Reading this book reminds us that John Seddon is a psychologist. He proves that his great contribution has been to take the Deming emphasis on quality, continuous improvement and the challenging of orthodoxies into the arena of services and meet the unique needs of real people with humanity, kindness and flexibility.
And by “real people”, I mean clients, staff, senior management and policy-makers.
John highlights that helping people back to their most sustainable levels of self-reliance and in some cases getting their lives “back on the rails” is the kindest and most cost-effective public services strategy as well as being the most fulfilling for our public service professionals.
He is also very helpful in establishing that any service or any policy intervention ought to have three components:
- The purpose – as defined by the legitimate and reasonable service user(s)
- The measure(s) that can convince those users that the “purpose” is being met.
- The method(s) that can be developed and used to deliver the measures and meet the purpose.
He is equally adamant that targets in the context of purpose are toxic. They can become the de facto purpose of any service and encouraging people to game the system and cheat.
That single insight is worth the price of the book for it offers:-
- The politician the chance to genuinely lead and avoid being too prescriptive and wrong
- The manager that chance to deliver meaningful local leadership get better results and higher morale
- Front line staff the chance of better results, more autonomy and more fulfilment
- The user the chance of better crisper services, increased self-sufficiency & self-respect
And of course, being a John Seddon book, he does not pull his punches. He exposes the weaknesses and damage caused by the mis-use of: Back offices, Call centres, Commissioning, Information Technology, Lean, Procurement, Policy-Making, Regulation, Risk Management, Shared Services, Specialisation, Standardisation, Targets, etc.
So, if you have any of the above in your environment, and especially if you have been directly involved, you need to read this book because John offers us all a route to remedying even their worst manifestations.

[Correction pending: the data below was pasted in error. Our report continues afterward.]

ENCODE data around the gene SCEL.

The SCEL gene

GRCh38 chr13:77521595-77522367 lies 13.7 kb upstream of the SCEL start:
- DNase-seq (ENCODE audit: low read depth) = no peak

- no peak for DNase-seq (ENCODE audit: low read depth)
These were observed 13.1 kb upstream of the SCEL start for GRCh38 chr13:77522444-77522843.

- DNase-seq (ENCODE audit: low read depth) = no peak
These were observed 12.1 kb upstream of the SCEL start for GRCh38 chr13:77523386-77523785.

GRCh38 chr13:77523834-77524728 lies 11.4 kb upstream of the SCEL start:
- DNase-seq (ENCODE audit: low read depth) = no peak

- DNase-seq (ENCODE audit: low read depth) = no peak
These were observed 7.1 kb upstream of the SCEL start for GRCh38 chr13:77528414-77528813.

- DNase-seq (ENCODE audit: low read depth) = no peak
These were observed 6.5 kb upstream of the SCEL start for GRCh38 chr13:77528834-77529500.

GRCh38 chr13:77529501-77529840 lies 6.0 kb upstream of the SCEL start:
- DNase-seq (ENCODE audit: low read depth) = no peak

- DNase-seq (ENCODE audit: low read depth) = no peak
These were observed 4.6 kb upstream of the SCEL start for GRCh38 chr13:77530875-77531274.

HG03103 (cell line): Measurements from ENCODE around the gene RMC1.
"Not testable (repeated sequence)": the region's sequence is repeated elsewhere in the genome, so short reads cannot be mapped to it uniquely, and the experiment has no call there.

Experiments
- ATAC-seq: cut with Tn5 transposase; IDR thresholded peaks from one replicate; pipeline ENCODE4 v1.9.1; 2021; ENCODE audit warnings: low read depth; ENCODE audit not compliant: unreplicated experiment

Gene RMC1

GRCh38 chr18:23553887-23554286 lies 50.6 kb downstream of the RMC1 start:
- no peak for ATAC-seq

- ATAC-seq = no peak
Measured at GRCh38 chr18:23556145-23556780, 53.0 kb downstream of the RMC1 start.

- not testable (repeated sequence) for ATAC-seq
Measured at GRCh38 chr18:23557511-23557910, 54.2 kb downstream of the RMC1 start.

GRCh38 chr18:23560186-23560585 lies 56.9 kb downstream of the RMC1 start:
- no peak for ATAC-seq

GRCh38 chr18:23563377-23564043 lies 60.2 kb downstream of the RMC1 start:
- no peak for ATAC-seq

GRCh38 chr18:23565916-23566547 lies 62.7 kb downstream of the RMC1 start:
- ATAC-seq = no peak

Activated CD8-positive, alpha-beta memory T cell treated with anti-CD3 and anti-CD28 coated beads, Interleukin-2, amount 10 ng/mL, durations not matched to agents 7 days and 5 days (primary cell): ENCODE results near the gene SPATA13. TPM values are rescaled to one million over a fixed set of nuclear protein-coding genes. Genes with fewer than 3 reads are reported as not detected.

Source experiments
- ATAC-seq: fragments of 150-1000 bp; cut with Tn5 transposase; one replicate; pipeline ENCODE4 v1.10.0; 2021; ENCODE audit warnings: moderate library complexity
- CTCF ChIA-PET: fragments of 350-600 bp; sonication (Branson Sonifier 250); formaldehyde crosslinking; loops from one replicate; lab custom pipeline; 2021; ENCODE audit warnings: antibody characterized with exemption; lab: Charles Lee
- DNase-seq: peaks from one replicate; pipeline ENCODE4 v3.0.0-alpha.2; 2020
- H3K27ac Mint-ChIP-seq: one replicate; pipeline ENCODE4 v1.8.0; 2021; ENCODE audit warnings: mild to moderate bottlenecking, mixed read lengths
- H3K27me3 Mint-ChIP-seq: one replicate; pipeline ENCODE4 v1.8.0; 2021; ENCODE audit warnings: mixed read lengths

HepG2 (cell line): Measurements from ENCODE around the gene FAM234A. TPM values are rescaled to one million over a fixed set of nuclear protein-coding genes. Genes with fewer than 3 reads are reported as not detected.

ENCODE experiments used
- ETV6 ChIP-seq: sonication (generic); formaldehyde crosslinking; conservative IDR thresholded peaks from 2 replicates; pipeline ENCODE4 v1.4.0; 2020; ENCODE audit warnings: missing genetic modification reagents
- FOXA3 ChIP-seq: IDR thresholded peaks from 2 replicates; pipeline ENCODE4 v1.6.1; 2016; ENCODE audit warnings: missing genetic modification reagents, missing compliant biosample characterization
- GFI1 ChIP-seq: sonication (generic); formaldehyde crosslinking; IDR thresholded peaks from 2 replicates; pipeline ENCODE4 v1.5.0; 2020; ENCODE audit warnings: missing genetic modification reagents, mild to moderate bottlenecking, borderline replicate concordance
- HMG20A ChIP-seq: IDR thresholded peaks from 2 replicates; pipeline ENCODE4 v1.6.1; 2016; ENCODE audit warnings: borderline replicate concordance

But the final word on this book should be left to John. I wrote and told him recently about a facilitated reading of his book with a management team.
His advice was typically to the point and it also applies to the book, which is also not an “end in itself”.
He said: “……..the most important outcome can only be to agree to go collectively to study a service somewhere. Of course the leaders of that service have to be part of the study team, otherwise a train crash will ensue.
…….Maybe the best way to tackle this hurdle is to make the purpose of the workshop nothing more than a curiosity-builder, inviting the curious to take the next and vital step.”
This book is both a curiosity-builder and a map that allows us to avoid pitfalls and plan a better more collaborative and inclusive way forward – and it gets my enthusiastic endorsement.
John Sneddon is an occupational psychologist, management specialist, leading authority on public sector reform and managing director of Vanguard Consulting. His work on systems thinking for service organisations has informed much public service reform in the UK. His latest work is a critique of some current mind-sets and aspects of how some policies and initiatives have been delivered, which also tables some useful insights, counter-intuitive thinking and proposals for effective alternatives to current practice.
Jim Mather is a former Scottish Government Minister who has maintained a lively interest in public sector reform: especially any move that increases the understanding and deployment of systems thinking and which recognises the criticality of aligning our public services with the reasonable and legitimate interests of the people of Scotland.